“They’ve been real good,” said Mauer. “Atherton has been excellent, throwing more strikes and still striking guys out like he has been. Berrios has gotten better, Brett Lee’s been great. He had a little scare there with that elbow thing (Lee spent a week on the Disabled List after being struck on the elbow by a batted ball), but he seems to be OK. We’re going to have to keep an eye on him a little bit. I don’t think you’ll see a complete game until, hopefully, the fourth.”

Was that Mauer tipping his hand concerning his plans for the starting pitching assignment in the first playoff game on September 4?

Mauer would only admit that they’re starting to think about who will be starting those postseason games.

“Some of the things we have to start thinking about,” Mauer conceded, “Who are we going to use in the playoffs? Who’s going to be our starters? I think the young man we got, Sulbaran, is going to help us.” Miguel Sulbaran was obtained from the Dodgers organization in a trade recently.

“(Tim) Shibuya’s going to help us,” continued Mauer. “(Brandon) Bixler has done a nice job. Gilbert has been pretty dominant, thus far. Hopefully we can keep that going.”

Clearly, one ingredient a manager needs to keep his team competitive in both halves of a Class A season is talented replacements for the players promoted. But these are still young ballplayers, many just a year out of college or even high school, and a 140-game season can be a grind.

A couple of weeks ago, the Kernels went through a stretch where they lost six of eight games in series with Burlington and the Quad Cities. The club’s pitching, hitting and defense all seemed to collapse at the same time. Is it hard to keep a team focused when a postseason spot is locked up halfway through the year and some players are still wondering if/when they’ll be getting promoted?

The answer to that question is, “It shouldn’t be,” according to Mauer. “Every time you go out there, you should want to win the game. There’s a difference between wanting to win the game and doing things to help you win the game. In that stretch, Burlington and Quad Cities, they took it to us pretty good, but again we gave them a lot of opportunities, extending innings (with errors). That’s not going to do it.

“So you try to refocus. It shouldn’t have anything to do with whether you’re in (the postseason) or not, whether you’re playing for something or not. It should just have to do with you understanding what it takes to play every day and being a professional player.”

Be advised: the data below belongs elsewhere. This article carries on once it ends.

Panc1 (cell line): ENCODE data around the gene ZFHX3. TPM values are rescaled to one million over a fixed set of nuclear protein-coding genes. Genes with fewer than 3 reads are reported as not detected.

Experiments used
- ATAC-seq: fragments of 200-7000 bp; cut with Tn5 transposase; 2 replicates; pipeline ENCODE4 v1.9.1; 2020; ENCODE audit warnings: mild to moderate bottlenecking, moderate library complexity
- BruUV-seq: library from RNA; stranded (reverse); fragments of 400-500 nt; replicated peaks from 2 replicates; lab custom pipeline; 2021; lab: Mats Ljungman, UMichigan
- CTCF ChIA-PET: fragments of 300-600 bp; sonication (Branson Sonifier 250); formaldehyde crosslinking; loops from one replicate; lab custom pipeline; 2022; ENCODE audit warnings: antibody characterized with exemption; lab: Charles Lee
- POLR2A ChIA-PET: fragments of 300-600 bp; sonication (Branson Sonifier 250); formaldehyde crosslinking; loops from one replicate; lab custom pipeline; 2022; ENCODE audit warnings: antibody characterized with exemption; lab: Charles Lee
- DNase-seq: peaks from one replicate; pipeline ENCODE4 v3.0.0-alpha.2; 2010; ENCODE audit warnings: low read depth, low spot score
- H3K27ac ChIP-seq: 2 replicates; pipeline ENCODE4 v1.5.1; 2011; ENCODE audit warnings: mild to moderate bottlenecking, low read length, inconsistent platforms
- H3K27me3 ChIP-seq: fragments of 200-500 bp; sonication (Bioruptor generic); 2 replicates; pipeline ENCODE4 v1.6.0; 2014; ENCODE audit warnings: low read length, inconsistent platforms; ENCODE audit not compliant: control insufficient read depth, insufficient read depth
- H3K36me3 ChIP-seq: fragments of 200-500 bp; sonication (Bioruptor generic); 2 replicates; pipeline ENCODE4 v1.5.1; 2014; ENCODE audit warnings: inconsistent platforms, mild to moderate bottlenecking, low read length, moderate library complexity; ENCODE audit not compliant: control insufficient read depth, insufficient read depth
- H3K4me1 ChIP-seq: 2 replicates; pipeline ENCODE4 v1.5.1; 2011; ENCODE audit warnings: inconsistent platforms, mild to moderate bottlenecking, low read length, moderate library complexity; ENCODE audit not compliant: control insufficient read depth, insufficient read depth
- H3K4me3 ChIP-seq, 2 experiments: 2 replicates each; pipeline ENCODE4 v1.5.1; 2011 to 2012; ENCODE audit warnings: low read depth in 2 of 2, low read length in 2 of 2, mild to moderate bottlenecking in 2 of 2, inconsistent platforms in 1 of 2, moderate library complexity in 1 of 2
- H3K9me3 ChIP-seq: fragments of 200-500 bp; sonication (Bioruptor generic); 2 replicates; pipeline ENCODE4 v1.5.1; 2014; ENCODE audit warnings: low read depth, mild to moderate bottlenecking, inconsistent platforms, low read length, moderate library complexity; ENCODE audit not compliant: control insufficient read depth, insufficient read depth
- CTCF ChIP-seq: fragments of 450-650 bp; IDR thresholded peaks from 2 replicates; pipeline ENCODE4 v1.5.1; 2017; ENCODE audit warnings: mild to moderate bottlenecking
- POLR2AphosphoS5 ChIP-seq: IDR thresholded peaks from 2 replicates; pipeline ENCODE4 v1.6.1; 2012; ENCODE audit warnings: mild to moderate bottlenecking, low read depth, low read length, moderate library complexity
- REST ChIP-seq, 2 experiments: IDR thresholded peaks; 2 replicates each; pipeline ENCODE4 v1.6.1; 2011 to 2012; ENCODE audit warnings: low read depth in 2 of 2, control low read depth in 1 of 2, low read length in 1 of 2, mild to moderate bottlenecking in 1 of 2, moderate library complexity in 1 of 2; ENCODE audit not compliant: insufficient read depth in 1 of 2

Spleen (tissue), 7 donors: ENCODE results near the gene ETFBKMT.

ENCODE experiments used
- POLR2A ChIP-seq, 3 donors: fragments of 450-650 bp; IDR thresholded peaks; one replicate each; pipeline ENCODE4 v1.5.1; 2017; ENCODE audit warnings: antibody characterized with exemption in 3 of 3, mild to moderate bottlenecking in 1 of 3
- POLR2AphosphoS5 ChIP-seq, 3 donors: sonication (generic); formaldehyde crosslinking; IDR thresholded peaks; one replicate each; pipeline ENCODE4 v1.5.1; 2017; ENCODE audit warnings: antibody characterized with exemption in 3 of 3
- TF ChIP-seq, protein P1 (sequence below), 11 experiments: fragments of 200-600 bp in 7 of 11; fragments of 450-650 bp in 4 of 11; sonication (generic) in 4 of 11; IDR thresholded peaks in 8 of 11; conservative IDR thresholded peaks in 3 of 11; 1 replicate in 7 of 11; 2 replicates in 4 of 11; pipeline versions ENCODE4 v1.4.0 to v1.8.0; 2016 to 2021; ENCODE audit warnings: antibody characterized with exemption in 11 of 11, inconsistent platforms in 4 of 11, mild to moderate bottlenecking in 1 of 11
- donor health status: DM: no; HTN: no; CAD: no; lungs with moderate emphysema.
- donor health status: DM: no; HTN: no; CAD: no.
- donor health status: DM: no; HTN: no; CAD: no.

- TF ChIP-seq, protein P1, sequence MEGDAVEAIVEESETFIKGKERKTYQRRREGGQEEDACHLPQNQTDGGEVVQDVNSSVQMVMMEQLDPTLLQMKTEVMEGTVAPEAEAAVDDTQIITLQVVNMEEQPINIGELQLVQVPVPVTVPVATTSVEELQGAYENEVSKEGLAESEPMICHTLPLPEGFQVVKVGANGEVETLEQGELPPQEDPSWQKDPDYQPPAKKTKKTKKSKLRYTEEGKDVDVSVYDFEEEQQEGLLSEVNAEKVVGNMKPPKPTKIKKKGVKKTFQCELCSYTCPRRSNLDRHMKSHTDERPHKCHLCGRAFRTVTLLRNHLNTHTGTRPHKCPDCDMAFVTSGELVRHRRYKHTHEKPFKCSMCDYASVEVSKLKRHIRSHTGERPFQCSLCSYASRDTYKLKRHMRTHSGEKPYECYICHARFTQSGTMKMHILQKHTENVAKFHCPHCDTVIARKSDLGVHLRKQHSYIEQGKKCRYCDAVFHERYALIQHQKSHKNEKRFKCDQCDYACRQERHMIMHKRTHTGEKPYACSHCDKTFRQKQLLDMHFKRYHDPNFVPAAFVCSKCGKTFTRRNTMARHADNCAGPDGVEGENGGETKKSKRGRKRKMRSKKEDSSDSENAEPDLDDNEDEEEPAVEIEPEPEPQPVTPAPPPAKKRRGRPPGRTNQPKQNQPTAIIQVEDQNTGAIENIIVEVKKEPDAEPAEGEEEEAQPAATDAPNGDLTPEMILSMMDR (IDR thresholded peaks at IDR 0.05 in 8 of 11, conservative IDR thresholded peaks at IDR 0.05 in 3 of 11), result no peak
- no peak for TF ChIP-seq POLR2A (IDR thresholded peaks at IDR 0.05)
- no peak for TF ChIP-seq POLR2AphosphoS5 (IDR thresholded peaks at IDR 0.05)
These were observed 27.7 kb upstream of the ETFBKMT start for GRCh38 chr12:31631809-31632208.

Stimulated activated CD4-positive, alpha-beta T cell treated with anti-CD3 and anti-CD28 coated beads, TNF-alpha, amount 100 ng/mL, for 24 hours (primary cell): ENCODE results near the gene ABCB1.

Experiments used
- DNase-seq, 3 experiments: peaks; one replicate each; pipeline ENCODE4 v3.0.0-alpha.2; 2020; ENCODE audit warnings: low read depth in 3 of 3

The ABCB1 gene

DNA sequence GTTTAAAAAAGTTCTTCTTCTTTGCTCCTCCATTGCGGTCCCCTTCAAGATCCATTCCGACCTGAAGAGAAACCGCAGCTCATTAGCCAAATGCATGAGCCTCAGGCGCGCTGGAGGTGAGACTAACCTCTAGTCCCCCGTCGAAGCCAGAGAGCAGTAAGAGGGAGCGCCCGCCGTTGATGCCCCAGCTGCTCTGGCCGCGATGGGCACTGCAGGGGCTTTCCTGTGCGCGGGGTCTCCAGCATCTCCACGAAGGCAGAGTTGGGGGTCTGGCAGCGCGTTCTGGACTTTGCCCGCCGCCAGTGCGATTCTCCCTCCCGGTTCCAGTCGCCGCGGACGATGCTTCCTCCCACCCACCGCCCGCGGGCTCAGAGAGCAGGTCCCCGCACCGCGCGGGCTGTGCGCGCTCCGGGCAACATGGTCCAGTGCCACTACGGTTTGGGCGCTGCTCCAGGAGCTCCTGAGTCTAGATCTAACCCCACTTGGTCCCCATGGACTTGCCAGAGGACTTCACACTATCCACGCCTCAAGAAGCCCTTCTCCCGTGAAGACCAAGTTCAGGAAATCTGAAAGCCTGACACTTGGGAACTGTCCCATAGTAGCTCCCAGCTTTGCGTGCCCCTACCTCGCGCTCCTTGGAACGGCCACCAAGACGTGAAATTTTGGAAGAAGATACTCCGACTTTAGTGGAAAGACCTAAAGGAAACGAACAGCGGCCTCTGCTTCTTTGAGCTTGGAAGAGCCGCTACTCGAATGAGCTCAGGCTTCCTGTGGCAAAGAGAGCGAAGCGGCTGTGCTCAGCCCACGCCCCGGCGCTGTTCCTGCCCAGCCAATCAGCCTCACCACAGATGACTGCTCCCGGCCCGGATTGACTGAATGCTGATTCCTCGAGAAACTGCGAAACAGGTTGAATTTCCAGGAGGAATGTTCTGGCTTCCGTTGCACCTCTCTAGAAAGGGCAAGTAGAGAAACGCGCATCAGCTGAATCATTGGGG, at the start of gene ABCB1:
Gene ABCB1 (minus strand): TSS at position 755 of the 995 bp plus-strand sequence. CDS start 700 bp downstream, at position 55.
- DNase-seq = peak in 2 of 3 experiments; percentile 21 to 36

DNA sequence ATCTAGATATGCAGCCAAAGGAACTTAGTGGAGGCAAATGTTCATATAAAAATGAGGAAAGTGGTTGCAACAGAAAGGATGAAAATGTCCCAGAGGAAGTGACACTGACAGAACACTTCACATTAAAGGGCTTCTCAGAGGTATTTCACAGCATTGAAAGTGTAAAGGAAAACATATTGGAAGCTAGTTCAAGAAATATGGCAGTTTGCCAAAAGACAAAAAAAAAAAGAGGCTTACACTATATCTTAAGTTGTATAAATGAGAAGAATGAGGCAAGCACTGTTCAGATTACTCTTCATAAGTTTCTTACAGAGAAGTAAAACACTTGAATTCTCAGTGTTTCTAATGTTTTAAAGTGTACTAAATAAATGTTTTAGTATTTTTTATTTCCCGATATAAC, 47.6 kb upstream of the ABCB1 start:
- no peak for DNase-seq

“When you get in the game, it’s time to (think about) we’ve got to win this game today,” continued Mauer. “We’ve got to win this inning, win this pitch. You can break it down as far as even pitch to pitch. If you do that, if you win every pitch, then you’re going to win just about every inning and you’re going to win a lot of your games and you’re going to get noticed and that’s how you get promoted. A lot of it is controlling what you can control.”

“There’s some guys in there (the clubhouse) that probably should be in Fort Myers,” Mauer acknowledged, “but they’re backlogged or whatever and they’re still here. Maybe they’re a little (ticked) and maybe they should be, but you’ve got to keep putting numbers up. You’ve got to keep doing your job and you’ve got to keep showing up every day.”

“It’s hard to tell,” what the specific problem was during that early August swoon, according to Mauer. “We just weren’t playing very good and it all just kept going downhill. It just kind of gets going that way and you’re going to go through phases throughout the year where you’re not going to be playing good and others where you’re going to be playing pretty good. What you try to do is you try to keep the focus be the same, whether you’re high or whether you’re low, it shouldn’t matter. Whether you’ve won eight in a row or lost eight in a row, your focus should be the same and that’s what you’re trying to teach.”

It’s not just the postseason success that the players are playing for, of course, and the manager acknowledged that fact, as well. The players and the Twins organization are already looking toward 2014.

“A lot of them are playing for a spot in Fort Myers next year and a lot of them are playing for a spot anywhere. That’s a reality,” said Mauer. “Those boys that are in (Elizabethton) and any guys that come in from (this year’s) draft generally are newer. They get a little more opportunity than some guys that have been around, where we’ve got a decent feeling of what they can and can’t do. We’re going to give these other guys some of those at-bats.

“You’re really playing for a job, whether it’s here (in Cedar Rapids), whether it’s in Fort Myers or wherever it might be. You’ve got to make an impact in these last two weeks.”